Spray it, don’t say it
Photographer draws inspiration from “I love you” graffiti in new exhibit.
By Tia Maryanne Kim
People say those “three little words” to their moms and dads every night before being tucked into bed, or long to hear them from their significant others on Valentine’s Day.
But you wouldn’t expect a message like “I love you” to be anonymously graffitied in dozens of places on the streets of Toronto.
Sharon Harris, a 33-year-old writer and photographer discovered her first “I love you” graffiti in the spring of 2002, while walking along Harbord Street.
It immediately caught her attention, because instead of the threatening, gang-related, foul-language usually associated with graffiti, she saw something completely different, she said.
“I thought it was beautiful,” she said. “I was blown away.”
She spent more than two years seeking out other examples, eventually finding more than 100.
Most of the graffiti is located in the Annex and on main streets such as Bloor, Bathurst and Harbord streets.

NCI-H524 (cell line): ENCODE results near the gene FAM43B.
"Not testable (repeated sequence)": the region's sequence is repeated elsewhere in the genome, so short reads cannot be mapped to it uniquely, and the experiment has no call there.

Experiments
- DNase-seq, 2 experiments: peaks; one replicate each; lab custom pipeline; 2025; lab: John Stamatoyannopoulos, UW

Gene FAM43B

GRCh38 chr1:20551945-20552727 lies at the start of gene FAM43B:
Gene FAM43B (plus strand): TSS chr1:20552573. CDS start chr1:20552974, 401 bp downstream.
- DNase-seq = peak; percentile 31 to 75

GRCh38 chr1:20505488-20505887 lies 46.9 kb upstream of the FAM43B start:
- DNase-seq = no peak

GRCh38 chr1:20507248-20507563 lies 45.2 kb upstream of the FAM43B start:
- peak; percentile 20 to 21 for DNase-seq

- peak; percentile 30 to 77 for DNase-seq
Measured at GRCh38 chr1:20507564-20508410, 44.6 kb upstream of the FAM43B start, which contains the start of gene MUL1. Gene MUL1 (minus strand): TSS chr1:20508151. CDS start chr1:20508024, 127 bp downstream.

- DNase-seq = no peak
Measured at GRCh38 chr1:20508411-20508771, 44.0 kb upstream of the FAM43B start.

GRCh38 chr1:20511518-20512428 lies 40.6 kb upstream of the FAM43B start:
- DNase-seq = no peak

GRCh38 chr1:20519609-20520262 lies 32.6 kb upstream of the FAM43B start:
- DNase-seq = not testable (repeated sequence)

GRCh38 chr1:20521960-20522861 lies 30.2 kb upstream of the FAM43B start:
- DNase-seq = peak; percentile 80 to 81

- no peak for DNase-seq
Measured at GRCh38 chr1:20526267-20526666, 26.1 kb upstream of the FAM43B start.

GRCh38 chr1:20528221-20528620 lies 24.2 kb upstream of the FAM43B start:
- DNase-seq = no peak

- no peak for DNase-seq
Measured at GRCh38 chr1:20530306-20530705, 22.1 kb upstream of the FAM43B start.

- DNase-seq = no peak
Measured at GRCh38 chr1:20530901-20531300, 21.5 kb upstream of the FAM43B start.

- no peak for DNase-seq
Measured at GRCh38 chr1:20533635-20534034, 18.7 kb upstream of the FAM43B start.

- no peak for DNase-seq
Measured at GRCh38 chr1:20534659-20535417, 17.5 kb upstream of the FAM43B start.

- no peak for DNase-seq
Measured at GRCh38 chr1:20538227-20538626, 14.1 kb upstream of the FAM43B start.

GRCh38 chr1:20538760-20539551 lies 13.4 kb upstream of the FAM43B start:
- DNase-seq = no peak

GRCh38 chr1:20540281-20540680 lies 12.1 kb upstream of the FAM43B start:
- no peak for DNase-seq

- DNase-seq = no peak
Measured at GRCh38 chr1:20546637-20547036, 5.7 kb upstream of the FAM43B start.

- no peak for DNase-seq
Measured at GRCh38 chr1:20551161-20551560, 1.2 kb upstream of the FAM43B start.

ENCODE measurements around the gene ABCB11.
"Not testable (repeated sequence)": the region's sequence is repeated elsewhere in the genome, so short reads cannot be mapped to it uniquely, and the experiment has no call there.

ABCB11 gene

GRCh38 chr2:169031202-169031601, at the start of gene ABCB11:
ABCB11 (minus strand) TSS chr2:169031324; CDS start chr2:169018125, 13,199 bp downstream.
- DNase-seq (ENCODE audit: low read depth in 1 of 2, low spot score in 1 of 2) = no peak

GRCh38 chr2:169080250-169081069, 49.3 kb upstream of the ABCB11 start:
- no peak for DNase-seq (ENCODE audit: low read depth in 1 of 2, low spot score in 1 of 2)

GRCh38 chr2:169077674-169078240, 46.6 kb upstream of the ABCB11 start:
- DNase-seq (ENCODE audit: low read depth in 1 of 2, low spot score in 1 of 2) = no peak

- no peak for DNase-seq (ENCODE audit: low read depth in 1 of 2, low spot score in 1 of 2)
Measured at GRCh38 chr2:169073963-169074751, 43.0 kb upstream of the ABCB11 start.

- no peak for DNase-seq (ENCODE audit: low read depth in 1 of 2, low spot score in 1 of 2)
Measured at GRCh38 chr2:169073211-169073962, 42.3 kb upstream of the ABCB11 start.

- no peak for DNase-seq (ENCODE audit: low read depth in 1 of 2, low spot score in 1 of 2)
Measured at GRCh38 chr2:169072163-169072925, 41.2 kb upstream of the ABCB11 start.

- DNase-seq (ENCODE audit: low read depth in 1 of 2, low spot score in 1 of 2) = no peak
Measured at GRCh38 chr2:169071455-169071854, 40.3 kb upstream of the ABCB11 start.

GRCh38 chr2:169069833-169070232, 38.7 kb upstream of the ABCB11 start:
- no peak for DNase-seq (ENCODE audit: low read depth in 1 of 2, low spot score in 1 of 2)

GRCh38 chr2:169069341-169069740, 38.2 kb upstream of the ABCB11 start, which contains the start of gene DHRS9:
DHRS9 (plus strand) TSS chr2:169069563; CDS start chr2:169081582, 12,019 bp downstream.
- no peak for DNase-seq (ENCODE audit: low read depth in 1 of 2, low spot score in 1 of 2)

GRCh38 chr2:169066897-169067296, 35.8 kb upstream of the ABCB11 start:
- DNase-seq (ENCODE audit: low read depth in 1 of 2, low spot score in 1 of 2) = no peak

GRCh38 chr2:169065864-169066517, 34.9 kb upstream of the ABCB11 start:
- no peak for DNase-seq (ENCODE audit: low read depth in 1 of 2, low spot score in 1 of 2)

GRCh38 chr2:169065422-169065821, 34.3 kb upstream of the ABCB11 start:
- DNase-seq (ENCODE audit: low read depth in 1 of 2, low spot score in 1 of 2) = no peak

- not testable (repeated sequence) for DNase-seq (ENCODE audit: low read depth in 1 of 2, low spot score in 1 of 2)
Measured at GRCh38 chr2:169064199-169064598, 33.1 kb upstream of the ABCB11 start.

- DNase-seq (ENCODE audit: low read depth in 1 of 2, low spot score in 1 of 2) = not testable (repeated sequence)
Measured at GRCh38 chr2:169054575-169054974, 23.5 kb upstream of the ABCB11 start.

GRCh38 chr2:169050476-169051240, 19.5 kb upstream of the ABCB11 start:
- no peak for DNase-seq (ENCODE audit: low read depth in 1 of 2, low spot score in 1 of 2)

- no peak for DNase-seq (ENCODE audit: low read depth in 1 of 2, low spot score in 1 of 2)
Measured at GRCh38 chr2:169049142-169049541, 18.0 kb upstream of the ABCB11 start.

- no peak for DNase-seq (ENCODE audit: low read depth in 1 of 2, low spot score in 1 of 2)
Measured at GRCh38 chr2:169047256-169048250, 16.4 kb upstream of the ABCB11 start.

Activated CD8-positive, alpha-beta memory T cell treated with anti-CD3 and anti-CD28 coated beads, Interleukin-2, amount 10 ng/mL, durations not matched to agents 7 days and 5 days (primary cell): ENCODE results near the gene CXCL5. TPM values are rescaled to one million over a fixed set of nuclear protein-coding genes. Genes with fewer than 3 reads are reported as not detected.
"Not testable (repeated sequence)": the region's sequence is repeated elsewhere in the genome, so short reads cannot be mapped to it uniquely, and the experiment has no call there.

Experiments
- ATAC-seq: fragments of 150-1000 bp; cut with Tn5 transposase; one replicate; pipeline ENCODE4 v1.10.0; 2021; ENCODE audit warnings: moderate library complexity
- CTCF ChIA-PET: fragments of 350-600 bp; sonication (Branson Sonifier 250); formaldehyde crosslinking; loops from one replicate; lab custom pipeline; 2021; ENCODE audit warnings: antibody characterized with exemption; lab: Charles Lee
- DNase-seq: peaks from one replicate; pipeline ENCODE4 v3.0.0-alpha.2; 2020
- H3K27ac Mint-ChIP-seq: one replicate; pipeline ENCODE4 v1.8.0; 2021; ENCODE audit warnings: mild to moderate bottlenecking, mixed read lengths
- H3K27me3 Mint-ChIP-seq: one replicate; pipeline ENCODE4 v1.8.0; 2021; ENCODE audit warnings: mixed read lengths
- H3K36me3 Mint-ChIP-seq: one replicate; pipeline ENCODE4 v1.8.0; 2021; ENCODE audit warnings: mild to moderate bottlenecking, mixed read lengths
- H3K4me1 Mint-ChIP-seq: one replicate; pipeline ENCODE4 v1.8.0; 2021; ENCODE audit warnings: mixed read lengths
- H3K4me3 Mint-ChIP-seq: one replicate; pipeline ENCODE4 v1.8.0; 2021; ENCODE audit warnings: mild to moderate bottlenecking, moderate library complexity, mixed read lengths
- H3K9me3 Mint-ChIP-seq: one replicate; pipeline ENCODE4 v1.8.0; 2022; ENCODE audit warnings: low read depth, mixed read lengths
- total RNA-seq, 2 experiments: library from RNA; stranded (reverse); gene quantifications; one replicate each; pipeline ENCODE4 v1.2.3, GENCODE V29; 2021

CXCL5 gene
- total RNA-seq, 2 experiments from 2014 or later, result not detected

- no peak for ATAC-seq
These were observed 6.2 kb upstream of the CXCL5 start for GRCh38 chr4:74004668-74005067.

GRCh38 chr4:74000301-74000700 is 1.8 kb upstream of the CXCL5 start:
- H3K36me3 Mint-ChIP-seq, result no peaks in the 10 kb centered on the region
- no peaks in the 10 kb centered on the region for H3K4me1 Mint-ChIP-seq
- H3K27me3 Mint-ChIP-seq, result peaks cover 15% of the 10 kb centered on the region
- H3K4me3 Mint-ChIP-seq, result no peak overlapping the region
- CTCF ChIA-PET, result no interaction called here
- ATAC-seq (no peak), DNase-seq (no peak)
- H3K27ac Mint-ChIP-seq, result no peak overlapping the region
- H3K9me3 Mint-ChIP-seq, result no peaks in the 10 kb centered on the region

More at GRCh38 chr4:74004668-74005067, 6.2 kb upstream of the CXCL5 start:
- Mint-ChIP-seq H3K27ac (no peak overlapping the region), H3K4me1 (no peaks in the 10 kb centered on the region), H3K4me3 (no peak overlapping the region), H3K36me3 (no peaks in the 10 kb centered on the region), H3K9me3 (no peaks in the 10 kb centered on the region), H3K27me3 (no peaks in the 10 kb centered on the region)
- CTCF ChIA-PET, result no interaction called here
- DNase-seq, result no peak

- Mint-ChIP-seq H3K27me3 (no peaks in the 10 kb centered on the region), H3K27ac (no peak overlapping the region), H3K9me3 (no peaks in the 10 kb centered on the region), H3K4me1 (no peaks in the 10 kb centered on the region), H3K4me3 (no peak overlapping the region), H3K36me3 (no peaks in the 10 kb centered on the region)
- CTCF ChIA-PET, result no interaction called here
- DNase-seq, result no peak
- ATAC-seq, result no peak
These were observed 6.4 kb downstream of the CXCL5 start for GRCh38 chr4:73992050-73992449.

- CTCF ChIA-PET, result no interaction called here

Others can be found in alleys.
Harris decided the images would be perfect for a calendar for family and friends, and created a website for the photographs.
She found the response both surprising and overwhelming.
“People seemed to respond to the pictures” she said. “People from all over the world wrote to me.”
Harris then got in touch with writer Max Fawcett. The encounter led to a photo exhibit of the “I love you” images, unveiled in October 2005, at Dooney’s Café on 511 Bloor St. W.
She still wonders why anyone would go to the trouble of spraypainting a message of love around the city.
“It’s fun to speculate,” she said. “Was the person in love? Was it unrequited? Or is it a universal message of love?”
The “I love you” exhibit will remain on display indefinitely and can be viewed at iloveyougraffiti.com.